The right environment for an Alzheimer’s patient can facilitate their mental responses while improving their physical health. However, the opposite can also be true. In residences where the setting is counterproductive, mental and physical conditions can deteriorate.
According to Susan Black, architect and founding partner of Perkins Eastman Black, the first priority when designing a residence for Alzheimer’s patients is to create an environment that is “homelike, caring and something that fosters a sense of place.” Moving into a residence can be a traumatic experience for any senior, but creating familiar domestic spaces similar to any residential home can put seniors at ease.
Access to a kitchen not only gives residents the freedom to choose their meal times and creates the opportunity for cooking activities, but also contributes to a familiar setting. Even in the exterior, everything from gardening, to hanging out laundry on the clothesline, and even washing the car help to foster a sense of home.
Black’s firm is responsible for Woodside Place, one of the earliest care homes designed for Alzheimer’s patients in the U.S. “The architecture honors the Quaker tradition of the environment where [residents] live” in rural Oakmount, Pennsylvania. The interior reflects an intentional ‘country’ style, boasting such distinguishing features as Dutch doors in keeping with local culture. Residents are even permitted to bring in their own furniture to add to their comfort and sense of place
According to Margaret P. Calkins, President of IDEAS Inc. and author of Design for Dementia, there are three aspects to consider when designing residences for Alzheimer’s sufferers:
On the back of the 2011 Global Alzheimer’s Summit held in Madrid, we’ll be covering the eight main trends in Alzheimer’s design, and how to incorporate them into the Micro, Meso, and Macro of your Alzheimer’s residence. Look out for next week’s first trend – including mother nature.
At the 2011 Global Alzheimer’s Summit, Manuel Del Río of Río-Ferrero Architects, and Margaret Calkins, President of IDEAS Inc. and author of Design for Dementia, discussed how to create spaces that improve the quality of life for people living with Alzheimer’s. One of their central points demonstrated how maintaining intimacy is crucial for community residents.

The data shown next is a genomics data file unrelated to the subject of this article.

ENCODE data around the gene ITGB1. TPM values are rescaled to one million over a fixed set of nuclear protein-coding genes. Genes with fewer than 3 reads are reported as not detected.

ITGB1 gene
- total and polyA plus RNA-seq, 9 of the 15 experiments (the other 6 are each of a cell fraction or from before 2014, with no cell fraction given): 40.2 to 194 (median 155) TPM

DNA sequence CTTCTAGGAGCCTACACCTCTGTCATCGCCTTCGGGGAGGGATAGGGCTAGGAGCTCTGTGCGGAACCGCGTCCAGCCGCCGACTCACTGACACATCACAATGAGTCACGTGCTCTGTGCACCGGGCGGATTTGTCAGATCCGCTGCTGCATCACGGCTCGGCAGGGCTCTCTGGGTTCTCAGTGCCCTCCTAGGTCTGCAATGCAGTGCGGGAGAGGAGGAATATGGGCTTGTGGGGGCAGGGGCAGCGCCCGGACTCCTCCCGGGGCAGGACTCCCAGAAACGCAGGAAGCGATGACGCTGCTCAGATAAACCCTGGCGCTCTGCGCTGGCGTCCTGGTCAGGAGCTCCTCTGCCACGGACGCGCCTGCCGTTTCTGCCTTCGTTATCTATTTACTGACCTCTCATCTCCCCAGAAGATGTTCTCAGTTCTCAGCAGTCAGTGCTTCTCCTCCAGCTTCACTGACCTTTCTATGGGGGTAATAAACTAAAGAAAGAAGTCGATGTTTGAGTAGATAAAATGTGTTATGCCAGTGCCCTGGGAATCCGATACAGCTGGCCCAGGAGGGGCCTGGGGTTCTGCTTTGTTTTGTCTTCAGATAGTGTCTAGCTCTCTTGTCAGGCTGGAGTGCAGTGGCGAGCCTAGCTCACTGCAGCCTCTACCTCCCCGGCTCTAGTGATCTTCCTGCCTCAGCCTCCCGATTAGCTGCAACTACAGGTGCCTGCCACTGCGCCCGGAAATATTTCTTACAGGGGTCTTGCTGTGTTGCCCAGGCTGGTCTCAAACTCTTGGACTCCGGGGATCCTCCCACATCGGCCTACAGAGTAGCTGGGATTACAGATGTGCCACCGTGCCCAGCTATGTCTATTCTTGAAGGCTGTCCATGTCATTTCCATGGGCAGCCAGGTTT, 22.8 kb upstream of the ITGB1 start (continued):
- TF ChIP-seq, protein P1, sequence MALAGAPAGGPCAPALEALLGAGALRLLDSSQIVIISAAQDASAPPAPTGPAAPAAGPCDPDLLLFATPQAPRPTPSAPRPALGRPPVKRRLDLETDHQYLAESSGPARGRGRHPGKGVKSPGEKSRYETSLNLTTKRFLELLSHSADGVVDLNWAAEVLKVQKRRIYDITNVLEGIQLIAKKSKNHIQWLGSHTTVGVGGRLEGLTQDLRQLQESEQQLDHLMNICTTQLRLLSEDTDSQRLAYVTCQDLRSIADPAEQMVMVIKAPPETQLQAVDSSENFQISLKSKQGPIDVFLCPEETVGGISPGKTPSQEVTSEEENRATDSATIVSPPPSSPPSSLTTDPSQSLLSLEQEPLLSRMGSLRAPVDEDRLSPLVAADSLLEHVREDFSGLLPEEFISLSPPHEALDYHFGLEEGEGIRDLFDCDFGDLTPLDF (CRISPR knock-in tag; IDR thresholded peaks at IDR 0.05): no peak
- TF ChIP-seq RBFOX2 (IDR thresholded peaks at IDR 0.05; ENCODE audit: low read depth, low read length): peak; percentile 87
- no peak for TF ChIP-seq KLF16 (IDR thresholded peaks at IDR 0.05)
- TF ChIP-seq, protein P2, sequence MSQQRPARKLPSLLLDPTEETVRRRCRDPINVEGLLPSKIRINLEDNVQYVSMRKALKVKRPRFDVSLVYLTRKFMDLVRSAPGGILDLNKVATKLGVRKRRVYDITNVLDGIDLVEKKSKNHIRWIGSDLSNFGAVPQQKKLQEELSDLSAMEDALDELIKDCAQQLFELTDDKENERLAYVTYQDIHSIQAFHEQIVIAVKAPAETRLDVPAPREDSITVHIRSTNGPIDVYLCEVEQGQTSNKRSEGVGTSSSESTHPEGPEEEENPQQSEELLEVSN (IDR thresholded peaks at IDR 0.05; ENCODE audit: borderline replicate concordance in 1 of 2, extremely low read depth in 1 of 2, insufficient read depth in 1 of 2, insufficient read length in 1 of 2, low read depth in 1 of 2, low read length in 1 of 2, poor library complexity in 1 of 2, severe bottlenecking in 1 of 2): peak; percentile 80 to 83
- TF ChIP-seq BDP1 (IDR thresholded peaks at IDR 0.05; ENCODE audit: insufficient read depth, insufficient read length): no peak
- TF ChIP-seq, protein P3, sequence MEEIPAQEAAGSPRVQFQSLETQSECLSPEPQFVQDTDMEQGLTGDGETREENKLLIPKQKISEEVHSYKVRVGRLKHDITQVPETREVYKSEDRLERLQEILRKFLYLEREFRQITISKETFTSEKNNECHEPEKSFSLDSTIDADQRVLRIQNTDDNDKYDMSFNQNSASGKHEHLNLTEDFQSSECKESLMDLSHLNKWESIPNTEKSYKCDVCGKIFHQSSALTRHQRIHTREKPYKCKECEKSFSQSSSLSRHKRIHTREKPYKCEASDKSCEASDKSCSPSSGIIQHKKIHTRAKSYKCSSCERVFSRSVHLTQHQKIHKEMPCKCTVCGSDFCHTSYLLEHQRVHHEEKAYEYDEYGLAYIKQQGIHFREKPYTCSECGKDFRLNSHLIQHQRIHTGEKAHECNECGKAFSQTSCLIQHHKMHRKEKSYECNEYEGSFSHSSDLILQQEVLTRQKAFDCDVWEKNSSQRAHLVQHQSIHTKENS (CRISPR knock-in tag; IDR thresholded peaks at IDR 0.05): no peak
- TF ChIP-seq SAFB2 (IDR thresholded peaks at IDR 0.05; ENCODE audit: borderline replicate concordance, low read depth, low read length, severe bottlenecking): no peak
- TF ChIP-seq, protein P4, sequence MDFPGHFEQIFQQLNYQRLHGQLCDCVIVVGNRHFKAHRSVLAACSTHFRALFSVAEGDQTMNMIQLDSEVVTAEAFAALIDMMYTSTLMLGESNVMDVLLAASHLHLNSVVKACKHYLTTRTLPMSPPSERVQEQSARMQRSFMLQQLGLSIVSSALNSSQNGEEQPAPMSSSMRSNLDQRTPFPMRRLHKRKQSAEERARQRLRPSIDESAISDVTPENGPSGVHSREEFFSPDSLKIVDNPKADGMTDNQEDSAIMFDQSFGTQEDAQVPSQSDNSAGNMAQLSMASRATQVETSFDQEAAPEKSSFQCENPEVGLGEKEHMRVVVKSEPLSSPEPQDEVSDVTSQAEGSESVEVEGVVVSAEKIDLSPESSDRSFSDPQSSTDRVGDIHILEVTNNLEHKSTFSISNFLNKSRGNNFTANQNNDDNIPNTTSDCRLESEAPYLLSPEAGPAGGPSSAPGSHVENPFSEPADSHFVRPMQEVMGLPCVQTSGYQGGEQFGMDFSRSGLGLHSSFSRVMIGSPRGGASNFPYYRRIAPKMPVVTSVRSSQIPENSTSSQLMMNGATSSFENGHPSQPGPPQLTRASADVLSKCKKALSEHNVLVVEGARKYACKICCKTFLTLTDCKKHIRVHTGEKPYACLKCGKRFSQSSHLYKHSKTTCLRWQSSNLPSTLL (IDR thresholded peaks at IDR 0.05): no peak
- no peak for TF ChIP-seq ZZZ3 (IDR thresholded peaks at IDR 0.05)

While a 10-person home may seemingly provide the most opportunities for personal care and attention, the same is also possible in larger-scale homes. Residences can be developed on a larger scale, thus decreasing the unit cost per resident, while increasing personalized care. Del Río attested “I’ve seen larger residences with up to 1,000 patients that have very, very small modules which are virtually self-sufficient. It’s economically viable, but it depends on whether they can participate in the rest of the community spirit.”
Calkins agreed. “From the perspective of economies of scale, it’s often easier to operate when you have more residents and you can have your staff efficiencies work better. You can have 100 beds from an organizational perspective, but from the residents’ perspective they ought to feel that they are in a smaller space,” she said. “[In the U.S.] we still have communities and care providers who are creating units of 40-60 individuals all living in a single space, and I think that’s overwhelming for most individuals with dementia.”
Whether in 12-bed or 60-bed home, a familiar, residential-scale is the easiest for someone with Alzheimer’s who is suffering cognitive limitations to be able to manage and understand.